Ecological based management of termites in semi-arid ecosystems
The ecology of subterranean termites on grazing lands in semi-arid ecosystems
The objectives of the study were: 1) to investigate farmers’ ethno-ecological knowledge of the termite problem, 2) to examine the termite assemblage structure and 3) to analyze the effect of ecological factors on foraging intensity of termites.
60% of the farmers rated severity of the termite problem as high and noted that deterioration of the rangeland ecosystem attributed to overgrazing and deforestation was the genesis of the termite problem.
Farmers’ perceptions on the genesis of the termite problem were supported by results from trials on consumption of vegetation by termites which revealed that foraging intensity of termites was higher in areas cleared of vegetation.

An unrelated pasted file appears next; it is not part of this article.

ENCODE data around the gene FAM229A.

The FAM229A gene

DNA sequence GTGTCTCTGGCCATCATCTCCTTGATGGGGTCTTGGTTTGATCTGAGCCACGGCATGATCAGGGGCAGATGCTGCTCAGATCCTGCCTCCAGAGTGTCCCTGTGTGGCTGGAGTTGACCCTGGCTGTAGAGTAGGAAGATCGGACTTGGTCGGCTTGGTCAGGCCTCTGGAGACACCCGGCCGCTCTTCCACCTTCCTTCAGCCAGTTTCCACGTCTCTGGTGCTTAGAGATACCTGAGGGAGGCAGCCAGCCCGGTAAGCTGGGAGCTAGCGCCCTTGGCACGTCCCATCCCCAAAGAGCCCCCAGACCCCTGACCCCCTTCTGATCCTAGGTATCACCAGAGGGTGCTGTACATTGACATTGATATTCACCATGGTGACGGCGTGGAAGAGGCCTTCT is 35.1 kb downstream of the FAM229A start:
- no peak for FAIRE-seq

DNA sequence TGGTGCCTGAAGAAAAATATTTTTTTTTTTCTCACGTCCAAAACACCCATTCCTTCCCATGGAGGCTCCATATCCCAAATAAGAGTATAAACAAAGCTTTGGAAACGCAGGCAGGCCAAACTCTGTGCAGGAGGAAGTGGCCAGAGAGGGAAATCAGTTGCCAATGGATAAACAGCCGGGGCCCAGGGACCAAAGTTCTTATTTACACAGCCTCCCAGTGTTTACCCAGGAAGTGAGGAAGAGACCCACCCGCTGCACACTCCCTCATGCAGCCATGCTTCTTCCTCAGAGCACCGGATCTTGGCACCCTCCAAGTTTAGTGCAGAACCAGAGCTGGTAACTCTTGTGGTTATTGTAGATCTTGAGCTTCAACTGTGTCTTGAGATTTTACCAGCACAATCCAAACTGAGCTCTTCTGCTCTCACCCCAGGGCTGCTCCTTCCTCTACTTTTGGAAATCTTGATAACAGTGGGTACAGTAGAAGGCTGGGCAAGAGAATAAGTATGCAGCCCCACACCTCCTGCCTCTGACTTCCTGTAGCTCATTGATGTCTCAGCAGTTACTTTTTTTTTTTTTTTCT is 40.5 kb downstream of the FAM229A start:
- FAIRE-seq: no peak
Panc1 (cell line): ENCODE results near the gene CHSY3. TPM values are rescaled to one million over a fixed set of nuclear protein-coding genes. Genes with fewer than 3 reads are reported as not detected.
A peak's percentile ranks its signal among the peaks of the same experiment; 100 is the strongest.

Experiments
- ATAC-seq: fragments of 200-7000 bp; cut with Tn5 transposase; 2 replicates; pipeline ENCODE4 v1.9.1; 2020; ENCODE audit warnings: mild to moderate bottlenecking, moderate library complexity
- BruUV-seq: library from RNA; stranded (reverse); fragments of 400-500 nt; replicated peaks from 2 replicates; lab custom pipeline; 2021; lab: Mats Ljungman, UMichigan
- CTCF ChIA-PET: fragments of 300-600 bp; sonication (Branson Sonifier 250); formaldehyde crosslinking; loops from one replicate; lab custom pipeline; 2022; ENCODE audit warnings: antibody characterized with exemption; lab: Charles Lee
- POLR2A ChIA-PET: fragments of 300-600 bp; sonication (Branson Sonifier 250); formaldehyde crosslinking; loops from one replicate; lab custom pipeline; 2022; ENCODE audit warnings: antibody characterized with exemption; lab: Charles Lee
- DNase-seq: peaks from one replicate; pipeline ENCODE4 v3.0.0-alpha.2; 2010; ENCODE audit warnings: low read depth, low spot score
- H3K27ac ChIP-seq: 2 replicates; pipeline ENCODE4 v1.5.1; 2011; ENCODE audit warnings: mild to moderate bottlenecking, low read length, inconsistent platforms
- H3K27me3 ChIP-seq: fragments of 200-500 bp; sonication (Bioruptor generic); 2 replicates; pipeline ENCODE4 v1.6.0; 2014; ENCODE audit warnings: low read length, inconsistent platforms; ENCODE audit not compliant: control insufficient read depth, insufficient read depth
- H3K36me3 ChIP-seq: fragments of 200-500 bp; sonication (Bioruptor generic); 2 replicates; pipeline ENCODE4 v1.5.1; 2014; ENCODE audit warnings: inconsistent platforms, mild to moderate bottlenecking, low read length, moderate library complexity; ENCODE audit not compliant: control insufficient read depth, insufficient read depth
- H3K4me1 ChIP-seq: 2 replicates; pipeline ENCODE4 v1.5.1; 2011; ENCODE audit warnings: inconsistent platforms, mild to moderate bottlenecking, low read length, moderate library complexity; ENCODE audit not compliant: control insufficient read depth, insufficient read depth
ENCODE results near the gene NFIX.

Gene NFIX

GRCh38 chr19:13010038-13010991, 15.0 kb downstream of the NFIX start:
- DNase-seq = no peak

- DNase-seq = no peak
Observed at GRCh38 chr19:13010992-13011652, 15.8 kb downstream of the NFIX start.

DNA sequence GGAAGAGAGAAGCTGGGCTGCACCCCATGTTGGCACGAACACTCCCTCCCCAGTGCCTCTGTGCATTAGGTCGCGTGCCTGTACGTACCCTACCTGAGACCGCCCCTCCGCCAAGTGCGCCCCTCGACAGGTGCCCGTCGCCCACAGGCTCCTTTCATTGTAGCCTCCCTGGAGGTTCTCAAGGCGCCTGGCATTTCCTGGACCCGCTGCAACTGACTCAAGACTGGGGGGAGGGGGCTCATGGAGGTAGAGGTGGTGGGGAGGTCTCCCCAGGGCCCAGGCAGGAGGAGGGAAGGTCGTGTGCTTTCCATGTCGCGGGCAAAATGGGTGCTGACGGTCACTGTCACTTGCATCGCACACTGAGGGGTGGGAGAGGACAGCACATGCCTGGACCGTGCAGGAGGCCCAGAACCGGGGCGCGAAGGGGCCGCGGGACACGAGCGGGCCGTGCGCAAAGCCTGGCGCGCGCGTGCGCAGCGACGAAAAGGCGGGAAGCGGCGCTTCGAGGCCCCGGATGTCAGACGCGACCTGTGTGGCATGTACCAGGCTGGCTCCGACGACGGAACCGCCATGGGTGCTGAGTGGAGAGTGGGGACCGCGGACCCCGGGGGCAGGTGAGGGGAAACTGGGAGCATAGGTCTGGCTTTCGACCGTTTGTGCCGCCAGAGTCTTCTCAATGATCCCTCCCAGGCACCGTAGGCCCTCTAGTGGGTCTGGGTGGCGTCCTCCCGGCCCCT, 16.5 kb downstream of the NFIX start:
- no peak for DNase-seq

The termite assemblages were dominated by generalist feeders that predominantly feed on liter.
The study concluded that the termites in the study area are largely litter feeders but resort to consumption of vegetation when inappropriate rangeland management techniques deprive them of adequate feed (litter) sources implying that techniques that enhance accumulation of adequate litter and maintenance of adequate basal cover are critical in mitigating termite damage on rangeland vegetation.
Mugerwa Swidiq is a Ugandan national born on 3rd march 1980.He completed his PhD at the University of Nairobi in Kenya where he studied the ethno-ecology of termites in semi-arid ecosystems.
He is currently working as an animal nutritionist at the National Livestock Resources Research Institute, Uganda.
He can be contacted at:firstname.lastname@example.org.